Much like the nation’s reception to the ‘Me Too’ movement, our local media content is also faced by the halo and horns effect. Some individuals or groups — often those acceptable to popular movements or platforms — enjoy the halo effect wherein their messages or content receives vastly positive feedback. Then there are others, singled out for their personal problematic views or affiliations that suffer from the horns effect, criticized for even trying to express their opinion on society’s dire realties. This was witnessed recently for Mere Paas Tum Ho, the recently concluded widely successful TV drama penned by controversial playwright Khalilur Rehman Qamar. The drama’s success was nearly overshadowed by the bewildering response to its’ approach towards a difficult topic: the cheating wife. The writer’s personal deeply unsettling views on women are unfortunate and may have had an impact on the plot and script. He is however, I am certain, one of many others just given more airtime. One has simply to browse through our dramas, whatever the channel, to decipher this.
The drama proved to be vastly entertaining for an entirely unexpected reason. Penned in the writer’s rather unusual dramatic expression, the plot revolved around a married woman with a young son cheating on her doting yet poor husband with a charming and rich businessman. Now the average husband in Pakistan has the liberty of beating his wife says the Council of Islamic Ideology (without breaking any bones, of course), particularly for infidelity. That’s just our reality: the average husband when cheated on is seen as weak-the cheated wife is simply unfortunate. Mahwish, in reality, would have heard or experienced far worse than depicted in the drama’s (in)famous scene. where her husband tells her lover that she is hardly worth two pence, much less the monetary amount he was offered for her.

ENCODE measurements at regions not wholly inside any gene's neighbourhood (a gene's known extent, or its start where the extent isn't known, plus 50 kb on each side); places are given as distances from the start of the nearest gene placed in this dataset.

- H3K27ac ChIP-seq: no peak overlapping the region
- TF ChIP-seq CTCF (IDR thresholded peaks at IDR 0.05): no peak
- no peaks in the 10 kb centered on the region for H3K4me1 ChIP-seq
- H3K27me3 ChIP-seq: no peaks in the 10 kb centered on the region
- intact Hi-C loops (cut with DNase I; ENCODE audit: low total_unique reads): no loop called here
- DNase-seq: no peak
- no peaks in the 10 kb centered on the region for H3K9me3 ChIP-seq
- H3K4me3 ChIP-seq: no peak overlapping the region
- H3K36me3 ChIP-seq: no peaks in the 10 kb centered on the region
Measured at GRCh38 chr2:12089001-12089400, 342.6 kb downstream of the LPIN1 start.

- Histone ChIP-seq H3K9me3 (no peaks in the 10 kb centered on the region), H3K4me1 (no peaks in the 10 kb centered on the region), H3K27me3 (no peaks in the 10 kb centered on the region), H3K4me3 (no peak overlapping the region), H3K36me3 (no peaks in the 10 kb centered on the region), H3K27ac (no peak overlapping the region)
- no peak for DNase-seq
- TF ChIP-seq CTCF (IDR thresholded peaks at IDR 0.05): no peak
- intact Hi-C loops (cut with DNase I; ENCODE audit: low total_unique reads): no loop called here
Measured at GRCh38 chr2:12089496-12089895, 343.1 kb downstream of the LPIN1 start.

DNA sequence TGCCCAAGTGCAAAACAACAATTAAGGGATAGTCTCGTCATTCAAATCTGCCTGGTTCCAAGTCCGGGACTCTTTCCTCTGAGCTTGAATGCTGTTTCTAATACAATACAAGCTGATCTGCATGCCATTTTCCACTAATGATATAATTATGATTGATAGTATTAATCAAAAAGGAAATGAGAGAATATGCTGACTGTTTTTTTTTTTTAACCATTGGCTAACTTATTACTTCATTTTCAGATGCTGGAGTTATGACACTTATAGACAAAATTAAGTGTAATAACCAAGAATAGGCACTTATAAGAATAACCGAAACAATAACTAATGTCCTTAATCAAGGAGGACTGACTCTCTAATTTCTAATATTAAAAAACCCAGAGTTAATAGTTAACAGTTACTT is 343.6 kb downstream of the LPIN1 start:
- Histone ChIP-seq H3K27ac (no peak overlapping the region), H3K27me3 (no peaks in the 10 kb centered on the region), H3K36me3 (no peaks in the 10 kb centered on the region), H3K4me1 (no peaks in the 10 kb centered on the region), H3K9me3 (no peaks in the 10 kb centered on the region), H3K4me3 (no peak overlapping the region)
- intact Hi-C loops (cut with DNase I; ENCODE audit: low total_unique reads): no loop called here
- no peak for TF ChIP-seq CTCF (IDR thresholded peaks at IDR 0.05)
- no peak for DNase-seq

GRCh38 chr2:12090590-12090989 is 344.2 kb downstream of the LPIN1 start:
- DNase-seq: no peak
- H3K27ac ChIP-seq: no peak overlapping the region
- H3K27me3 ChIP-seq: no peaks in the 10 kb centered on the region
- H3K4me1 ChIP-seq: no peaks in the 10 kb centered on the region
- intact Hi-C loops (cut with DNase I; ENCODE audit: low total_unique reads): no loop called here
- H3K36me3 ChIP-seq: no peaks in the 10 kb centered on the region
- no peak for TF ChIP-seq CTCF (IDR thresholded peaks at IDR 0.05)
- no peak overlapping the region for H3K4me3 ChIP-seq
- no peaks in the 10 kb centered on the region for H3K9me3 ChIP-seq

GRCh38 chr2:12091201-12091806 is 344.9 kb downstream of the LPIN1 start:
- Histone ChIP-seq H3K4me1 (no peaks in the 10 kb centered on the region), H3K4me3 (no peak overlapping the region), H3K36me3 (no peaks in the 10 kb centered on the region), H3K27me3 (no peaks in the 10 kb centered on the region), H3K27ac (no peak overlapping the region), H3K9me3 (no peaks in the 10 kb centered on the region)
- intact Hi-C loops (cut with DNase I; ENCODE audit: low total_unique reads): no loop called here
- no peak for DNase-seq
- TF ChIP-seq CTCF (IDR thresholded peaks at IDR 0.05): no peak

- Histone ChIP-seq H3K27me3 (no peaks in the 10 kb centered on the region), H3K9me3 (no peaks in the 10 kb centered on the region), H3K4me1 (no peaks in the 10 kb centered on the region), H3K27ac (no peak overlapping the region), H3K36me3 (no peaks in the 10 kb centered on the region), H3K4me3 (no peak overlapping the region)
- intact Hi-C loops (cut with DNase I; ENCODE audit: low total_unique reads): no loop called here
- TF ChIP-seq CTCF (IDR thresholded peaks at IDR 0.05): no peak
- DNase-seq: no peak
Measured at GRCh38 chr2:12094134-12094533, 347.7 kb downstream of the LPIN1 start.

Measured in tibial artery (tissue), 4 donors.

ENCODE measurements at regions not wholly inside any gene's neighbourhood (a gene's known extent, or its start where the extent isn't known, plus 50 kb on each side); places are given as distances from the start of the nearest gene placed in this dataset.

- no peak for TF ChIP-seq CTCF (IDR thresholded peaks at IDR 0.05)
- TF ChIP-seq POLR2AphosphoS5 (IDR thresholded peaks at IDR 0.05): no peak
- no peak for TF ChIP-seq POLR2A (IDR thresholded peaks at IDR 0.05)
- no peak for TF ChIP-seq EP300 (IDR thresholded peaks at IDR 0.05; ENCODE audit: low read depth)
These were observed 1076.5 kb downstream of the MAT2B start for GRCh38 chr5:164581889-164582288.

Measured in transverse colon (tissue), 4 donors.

Ironically, the drama illustrated that infidelity is equally and unanimously damaging whether done by the man or the woman. Very rarely do we see a woman genuinely won over by a man’s maturity, his gentleness, his goodness. Such men meet rather unfortunate endings — such as Humayun Saeed in ‘Mere Paas Tum Ho’ — for such a man can never keep a woman engaged. It is the rogue, the playboy –the Harvey Weinstein or Shahwar Ahmed let’s say — who gets the girl. This is dangerous business because we have filled out young women’s’ heads with the idea that decent men who seek your consent or wait for your approval are somewhat pathetic, while the alpha male singing songs to inform your neighborhood that he is in love with you deserves a medal: you. It is time to move past the assertive man winning over the woman of his dreams through actions that would humiliate her in our reality. Especially here in Pakistan, where such love stories have also resulted in acid attacks and murders because the girl said ‘no’.
Anita Bakhtiar is an Islamabad-based writer. She has nearly fifteen years of experience in strategic communication, capacity building and linkages development. An avid reader, cultural enthusiast, she advocates social causes.